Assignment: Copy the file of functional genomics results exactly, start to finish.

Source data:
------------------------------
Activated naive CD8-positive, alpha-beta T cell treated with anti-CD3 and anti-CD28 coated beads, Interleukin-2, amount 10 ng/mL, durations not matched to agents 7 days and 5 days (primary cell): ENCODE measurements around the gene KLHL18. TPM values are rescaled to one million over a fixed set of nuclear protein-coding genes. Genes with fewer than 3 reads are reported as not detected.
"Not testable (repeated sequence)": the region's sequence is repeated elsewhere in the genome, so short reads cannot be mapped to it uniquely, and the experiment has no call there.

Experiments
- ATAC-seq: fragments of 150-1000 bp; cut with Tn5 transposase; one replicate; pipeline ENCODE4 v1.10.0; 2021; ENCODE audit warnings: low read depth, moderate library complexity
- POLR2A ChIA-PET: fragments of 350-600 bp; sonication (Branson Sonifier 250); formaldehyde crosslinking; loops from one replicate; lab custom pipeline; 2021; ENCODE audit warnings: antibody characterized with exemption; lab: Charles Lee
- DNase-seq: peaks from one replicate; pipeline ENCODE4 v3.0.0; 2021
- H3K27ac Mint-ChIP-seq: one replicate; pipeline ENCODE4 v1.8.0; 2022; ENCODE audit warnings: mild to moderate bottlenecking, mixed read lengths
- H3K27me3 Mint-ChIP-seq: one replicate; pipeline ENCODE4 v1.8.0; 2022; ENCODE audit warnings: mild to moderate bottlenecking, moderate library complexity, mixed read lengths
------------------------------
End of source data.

Activated naive CD8-positive, alpha-beta T cell treated with anti-CD3 and anti-CD28 coated beads, Interleukin-2, amount 10 ng/mL, durations not matched to agents 7 days and 5 days (primary cell): ENCODE measurements around the gene KLHL18. TPM values are rescaled to one million over a fixed set of nuclear protein-coding genes. Genes with fewer than 3 reads are reported as not detected.
"Not testable (repeated sequence)": the region's sequence is repeated elsewhere in the genome, so short reads cannot be mapped to it uniquely, and the experiment has no call there.

Experiments
- ATAC-seq: fragments of 150-1000 bp; cut with Tn5 transposase; one replicate; pipeline ENCODE4 v1.10.0; 2021; ENCODE audit warnings: low read depth, moderate library complexity
- POLR2A ChIA-PET: fragments of 350-600 bp; sonication (Branson Sonifier 250); formaldehyde crosslinking; loops from one replicate; lab custom pipeline; 2021; ENCODE audit warnings: antibody characterized with exemption; lab: Charles Lee
- DNase-seq: peaks from one replicate; pipeline ENCODE4 v3.0.0; 2021
- H3K27ac Mint-ChIP-seq: one replicate; pipeline ENCODE4 v1.8.0; 2022; ENCODE audit warnings: mild to moderate bottlenecking, mixed read lengths
- H3K27me3 Mint-ChIP-seq: one replicate; pipeline ENCODE4 v1.8.0; 2022; ENCODE audit warnings: mild to moderate bottlenecking, moderate library complexity, mixed read lengths